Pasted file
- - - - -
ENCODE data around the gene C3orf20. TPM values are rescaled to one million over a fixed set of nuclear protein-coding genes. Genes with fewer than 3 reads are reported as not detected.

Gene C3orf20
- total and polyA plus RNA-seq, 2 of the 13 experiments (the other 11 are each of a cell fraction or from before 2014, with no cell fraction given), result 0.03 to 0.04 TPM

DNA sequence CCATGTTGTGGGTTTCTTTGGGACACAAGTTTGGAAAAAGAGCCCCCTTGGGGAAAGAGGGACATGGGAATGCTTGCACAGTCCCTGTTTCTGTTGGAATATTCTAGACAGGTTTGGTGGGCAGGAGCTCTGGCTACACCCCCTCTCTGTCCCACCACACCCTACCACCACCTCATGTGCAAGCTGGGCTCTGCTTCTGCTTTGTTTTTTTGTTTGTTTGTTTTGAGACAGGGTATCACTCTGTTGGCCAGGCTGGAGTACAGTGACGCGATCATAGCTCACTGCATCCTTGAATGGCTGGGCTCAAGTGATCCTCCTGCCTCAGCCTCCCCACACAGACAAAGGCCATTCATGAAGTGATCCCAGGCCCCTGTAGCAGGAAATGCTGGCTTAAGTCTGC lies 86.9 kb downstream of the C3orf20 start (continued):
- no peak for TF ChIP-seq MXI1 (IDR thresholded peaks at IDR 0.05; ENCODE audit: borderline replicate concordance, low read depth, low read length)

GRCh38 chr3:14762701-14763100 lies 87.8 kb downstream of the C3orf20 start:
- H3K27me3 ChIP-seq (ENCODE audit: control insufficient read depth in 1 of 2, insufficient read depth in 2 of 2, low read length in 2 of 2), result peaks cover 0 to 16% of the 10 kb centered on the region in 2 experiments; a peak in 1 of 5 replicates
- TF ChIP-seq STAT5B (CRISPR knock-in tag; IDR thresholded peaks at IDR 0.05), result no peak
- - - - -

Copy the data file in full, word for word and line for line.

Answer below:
ENCODE data around the gene C3orf20. TPM values are rescaled to one million over a fixed set of nuclear protein-coding genes. Genes with fewer than 3 reads are reported as not detected.

Gene C3orf20
- total and polyA plus RNA-seq, 2 of the 13 experiments (the other 11 are each of a cell fraction or from before 2014, with no cell fraction given), result 0.03 to 0.04 TPM

DNA sequence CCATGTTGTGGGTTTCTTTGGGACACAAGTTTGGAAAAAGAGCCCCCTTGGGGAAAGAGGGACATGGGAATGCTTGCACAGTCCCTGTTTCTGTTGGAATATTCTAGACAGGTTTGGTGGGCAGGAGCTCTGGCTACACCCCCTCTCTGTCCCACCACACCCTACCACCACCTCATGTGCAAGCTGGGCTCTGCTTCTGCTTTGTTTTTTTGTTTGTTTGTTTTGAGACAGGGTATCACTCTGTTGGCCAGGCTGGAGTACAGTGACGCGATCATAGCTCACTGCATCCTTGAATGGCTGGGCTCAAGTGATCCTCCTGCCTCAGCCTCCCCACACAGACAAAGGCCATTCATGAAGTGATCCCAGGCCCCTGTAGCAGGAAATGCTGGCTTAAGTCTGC lies 86.9 kb downstream of the C3orf20 start (continued):
- no peak for TF ChIP-seq MXI1 (IDR thresholded peaks at IDR 0.05; ENCODE audit: borderline replicate concordance, low read depth, low read length)

GRCh38 chr3:14762701-14763100 lies 87.8 kb downstream of the C3orf20 start:
- H3K27me3 ChIP-seq (ENCODE audit: control insufficient read depth in 1 of 2, insufficient read depth in 2 of 2, low read length in 2 of 2), result peaks cover 0 to 16% of the 10 kb centered on the region in 2 experiments; a peak in 1 of 5 replicates
- TF ChIP-seq STAT5B (CRISPR knock-in tag; IDR thresholded peaks at IDR 0.05), result no peak